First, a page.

Recent Novel Round-up

Posted by DiGiKerot in Novels at October 22, 2009 on 8:33 pm

In the spirit of getting things out of the way, I suppose I should pass comment on the novels I’ve been reading recently. I’ve not really been feeling the need to pontificate at length regarding these things, so I’m going to keep it short-ish today.

And you couldn’t get much shorter than me talking about The Sighs of Suzumiya Haruhi – Haruhi fans will know exactly what to expect from this one, largely because they’ll have just sat through a startlingly faithful anime adaptation of it. Whilst it faired a little better for me than the first book – in so much as I didn’t find it quite so tedious due to over-familiarisation of the material – it still doesn’t really give you anything that you wouldn’t get from the anime, and that version at least looks pretty.

Otsu-ichi’s Zoo is rather more of a tricky beast, being a collection of short stories. Unsurprisingly, the contents a little on the mixed side. It’s probably not the image of the book that Haikasoru wants to promote, but, honestly, the best the book gets is when it reads like something straight out of Faust, with all whole janky, unrealistic, darkly humorous dialogue that saturates said anthology. Unfortunately, that’s breaks down to three of the books eleven stories. The best, for my money, is In a Falling Airplane, in which a failed salesman attempts to sell a euthanasia drug to a woman terrified of dying a painful death, set against the backdrop of a airplane hijacking in which those attempting to assail the hijacker repeatedly fail for inexplicable reasons.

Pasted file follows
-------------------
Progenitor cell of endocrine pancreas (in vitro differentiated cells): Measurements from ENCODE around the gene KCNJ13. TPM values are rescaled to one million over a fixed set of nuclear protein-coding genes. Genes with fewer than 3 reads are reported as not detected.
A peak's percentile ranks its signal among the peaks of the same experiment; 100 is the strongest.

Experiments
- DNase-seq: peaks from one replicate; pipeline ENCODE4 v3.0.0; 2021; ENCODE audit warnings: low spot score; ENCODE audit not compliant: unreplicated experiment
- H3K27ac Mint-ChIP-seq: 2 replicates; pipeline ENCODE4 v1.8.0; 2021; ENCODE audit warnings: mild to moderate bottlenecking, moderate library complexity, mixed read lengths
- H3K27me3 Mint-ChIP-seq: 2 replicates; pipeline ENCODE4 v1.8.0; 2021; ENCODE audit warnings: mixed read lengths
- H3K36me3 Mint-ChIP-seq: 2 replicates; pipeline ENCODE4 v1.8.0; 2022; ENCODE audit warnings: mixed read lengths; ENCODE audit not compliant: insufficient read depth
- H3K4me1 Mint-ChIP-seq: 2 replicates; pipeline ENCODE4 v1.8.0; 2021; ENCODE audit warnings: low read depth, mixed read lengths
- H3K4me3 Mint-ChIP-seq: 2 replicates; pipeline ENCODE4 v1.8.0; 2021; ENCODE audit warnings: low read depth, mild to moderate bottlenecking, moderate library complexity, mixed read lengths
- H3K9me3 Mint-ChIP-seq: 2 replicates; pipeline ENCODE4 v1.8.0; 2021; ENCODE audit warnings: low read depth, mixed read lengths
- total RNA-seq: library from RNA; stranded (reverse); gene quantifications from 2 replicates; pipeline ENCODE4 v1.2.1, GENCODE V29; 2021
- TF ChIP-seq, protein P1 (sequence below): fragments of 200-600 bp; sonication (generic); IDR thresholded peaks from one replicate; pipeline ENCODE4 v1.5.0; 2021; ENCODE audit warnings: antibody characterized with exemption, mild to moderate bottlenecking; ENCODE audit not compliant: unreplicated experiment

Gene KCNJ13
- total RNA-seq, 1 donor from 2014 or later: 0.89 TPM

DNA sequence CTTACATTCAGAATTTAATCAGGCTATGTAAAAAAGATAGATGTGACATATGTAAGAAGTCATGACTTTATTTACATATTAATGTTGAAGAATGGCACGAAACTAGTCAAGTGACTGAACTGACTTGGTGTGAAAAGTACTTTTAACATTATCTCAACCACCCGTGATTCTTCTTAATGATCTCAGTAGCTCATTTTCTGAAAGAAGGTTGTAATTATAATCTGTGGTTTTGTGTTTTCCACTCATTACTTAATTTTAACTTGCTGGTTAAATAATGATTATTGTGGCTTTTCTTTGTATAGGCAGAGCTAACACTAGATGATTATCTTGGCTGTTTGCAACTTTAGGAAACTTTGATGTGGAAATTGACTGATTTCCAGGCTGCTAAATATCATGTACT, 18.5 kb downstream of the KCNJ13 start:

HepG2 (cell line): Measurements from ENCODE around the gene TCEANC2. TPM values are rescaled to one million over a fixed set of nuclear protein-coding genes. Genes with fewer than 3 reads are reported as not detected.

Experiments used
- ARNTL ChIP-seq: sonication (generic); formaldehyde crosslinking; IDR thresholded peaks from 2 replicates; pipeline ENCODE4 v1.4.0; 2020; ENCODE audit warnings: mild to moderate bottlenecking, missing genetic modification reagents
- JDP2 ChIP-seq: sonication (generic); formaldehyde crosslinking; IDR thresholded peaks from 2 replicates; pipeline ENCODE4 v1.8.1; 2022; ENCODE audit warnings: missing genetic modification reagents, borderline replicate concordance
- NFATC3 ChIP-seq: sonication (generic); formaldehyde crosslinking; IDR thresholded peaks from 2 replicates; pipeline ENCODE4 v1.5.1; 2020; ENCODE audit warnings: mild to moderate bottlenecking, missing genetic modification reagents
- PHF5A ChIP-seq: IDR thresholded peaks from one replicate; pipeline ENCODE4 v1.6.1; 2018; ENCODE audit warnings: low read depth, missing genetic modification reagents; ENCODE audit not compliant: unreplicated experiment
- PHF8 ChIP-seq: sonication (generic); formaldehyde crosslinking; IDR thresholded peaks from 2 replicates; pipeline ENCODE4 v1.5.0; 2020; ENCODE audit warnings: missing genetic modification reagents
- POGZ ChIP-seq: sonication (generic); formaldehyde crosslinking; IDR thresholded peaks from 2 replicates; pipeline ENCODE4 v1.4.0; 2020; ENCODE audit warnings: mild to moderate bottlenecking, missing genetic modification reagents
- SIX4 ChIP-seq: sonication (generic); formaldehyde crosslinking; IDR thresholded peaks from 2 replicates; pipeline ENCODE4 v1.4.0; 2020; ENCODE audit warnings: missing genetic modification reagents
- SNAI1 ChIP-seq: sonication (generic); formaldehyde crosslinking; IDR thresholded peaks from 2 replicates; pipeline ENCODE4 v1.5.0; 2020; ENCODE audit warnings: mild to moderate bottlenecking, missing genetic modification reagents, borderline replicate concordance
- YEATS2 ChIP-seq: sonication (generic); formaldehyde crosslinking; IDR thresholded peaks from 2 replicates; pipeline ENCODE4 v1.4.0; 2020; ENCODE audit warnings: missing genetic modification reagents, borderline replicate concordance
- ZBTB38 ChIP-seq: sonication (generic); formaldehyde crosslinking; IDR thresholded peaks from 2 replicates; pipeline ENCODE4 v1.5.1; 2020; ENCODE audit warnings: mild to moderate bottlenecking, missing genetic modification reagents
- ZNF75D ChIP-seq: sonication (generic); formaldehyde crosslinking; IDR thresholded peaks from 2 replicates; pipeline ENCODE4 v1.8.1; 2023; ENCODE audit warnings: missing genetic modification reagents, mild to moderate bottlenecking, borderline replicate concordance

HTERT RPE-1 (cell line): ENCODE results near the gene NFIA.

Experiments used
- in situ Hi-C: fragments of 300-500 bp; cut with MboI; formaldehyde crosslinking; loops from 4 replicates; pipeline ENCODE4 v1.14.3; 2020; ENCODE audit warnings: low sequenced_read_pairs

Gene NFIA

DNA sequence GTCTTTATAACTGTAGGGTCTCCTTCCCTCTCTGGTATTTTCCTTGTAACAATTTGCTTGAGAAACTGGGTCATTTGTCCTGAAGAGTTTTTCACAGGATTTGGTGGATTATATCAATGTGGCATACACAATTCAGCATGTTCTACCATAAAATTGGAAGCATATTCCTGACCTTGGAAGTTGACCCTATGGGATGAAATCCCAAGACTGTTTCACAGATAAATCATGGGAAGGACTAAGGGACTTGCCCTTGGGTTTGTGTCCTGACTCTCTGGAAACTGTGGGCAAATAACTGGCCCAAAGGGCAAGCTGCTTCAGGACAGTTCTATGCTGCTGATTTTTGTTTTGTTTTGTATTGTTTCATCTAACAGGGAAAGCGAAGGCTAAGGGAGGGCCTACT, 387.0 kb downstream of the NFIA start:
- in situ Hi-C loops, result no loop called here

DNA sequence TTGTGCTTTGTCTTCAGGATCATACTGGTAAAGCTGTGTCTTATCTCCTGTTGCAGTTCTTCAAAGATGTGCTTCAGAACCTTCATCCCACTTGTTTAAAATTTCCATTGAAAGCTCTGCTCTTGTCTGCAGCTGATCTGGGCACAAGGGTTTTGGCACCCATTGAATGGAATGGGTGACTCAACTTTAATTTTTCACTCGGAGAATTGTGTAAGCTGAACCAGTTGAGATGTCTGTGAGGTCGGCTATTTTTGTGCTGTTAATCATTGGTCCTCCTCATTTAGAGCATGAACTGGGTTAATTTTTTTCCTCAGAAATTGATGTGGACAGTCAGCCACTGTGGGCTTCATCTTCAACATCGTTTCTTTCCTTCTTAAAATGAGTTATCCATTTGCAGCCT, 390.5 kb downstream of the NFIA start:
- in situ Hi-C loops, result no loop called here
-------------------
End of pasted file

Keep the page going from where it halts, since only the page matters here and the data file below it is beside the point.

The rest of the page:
Those who read Otsu-ichi’s other US published work may well remember Goth, a book in which every story had a twist in it. It’s perhaps a little disappointing that much of the rest of the material in Zoo follows the same pattern. It wasn’t so much of a problem in Goth because, aside from the fact that it was clear that was the genre of the book, the stories where generally longer, more fleshed out, part of an ongoing narrative of sorts and, most importantly, the twist never really felt like it was the actual ending. Not so much in Zoo – after a point you start to get this hideous sinking feeling in your gut when you realise that you’re reading a twist-story, you know exactly what the twist is going to be, and the fact that it’s going to end exactly as it reveals it. Zoo rarely disappoints in that regard, by which I mean it does, by doing exactly what you expect.

This isn’t really to say that more than half of Zoo is terrible or anything, more that it’s just somewhat crushingly disappointing coming out of Goth and those first two volumes of Faust – it’s just not as good as Otsu-ichi’s work there.

I also read The Lords of The Sands of Time. I don’t really have much to say about it – so I’ll just point you towards what Omo said about the book, and merely mention that I enjoyed it more than I was expecting to.

Looking forward, there’s not a massive amount I have picked out for future reading. That the next two Haikasoru releases are Battle Royale and Brave Story – the former of which I read years ago, and the later I’ve got the hardcover of and looks way too imposing large for me to actually get around to reading – doesn’t leave me with much in the way of upcoming releases to get to. This leaves me with the other recent Haikasoru release, Usurper of the Sun, which is probably next up. More surprising, largely because I had absolutely no idea there was an English-language release of it, is Yasutaka Tsutsui’s Paprika, the book upon which the Satoshi Kon movie of the same name was based. Looks like it was published over here in the UK earlier this year – there doesn’t look to be a US print, and US Amazon doesn’t seem to list it. Shame.

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